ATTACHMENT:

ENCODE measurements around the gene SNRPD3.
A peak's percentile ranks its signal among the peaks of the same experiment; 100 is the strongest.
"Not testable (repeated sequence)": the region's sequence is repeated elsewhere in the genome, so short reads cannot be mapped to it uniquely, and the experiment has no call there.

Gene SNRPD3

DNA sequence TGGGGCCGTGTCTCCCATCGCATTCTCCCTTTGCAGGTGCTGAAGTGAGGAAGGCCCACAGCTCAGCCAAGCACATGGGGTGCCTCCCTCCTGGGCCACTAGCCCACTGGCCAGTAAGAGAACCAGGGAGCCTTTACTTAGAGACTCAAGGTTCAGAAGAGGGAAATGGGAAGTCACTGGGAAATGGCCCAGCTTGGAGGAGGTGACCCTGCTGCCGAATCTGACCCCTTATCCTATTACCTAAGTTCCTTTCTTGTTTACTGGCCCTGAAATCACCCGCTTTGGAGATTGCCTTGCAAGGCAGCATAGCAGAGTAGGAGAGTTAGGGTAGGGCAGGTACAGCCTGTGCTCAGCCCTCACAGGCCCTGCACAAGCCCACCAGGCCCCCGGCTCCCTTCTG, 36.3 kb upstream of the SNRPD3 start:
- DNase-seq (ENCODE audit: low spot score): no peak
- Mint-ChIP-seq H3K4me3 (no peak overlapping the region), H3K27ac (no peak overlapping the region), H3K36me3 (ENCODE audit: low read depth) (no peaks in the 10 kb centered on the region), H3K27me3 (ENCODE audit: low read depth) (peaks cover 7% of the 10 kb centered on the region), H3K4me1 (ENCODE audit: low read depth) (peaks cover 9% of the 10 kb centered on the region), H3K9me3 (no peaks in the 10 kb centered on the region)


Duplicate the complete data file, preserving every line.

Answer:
ENCODE measurements around the gene SNRPD3.
A peak's percentile ranks its signal among the peaks of the same experiment; 100 is the strongest.
"Not testable (repeated sequence)": the region's sequence is repeated elsewhere in the genome, so short reads cannot be mapped to it uniquely, and the experiment has no call there.

Gene SNRPD3

DNA sequence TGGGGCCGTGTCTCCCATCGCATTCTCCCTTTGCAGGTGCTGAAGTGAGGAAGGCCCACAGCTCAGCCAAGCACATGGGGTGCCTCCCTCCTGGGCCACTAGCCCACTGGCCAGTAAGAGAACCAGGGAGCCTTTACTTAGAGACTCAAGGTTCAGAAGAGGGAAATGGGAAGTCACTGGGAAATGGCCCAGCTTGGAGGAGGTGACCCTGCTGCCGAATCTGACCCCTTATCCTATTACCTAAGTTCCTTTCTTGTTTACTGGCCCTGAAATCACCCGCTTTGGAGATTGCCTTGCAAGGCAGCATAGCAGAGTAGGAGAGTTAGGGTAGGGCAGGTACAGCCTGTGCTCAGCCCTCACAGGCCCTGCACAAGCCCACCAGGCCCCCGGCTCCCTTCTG, 36.3 kb upstream of the SNRPD3 start:
- DNase-seq (ENCODE audit: low spot score): no peak
- Mint-ChIP-seq H3K4me3 (no peak overlapping the region), H3K27ac (no peak overlapping the region), H3K36me3 (ENCODE audit: low read depth) (no peaks in the 10 kb centered on the region), H3K27me3 (ENCODE audit: low read depth) (peaks cover 7% of the 10 kb centered on the region), H3K4me1 (ENCODE audit: low read depth) (peaks cover 9% of the 10 kb centered on the region), H3K9me3 (no peaks in the 10 kb centered on the region)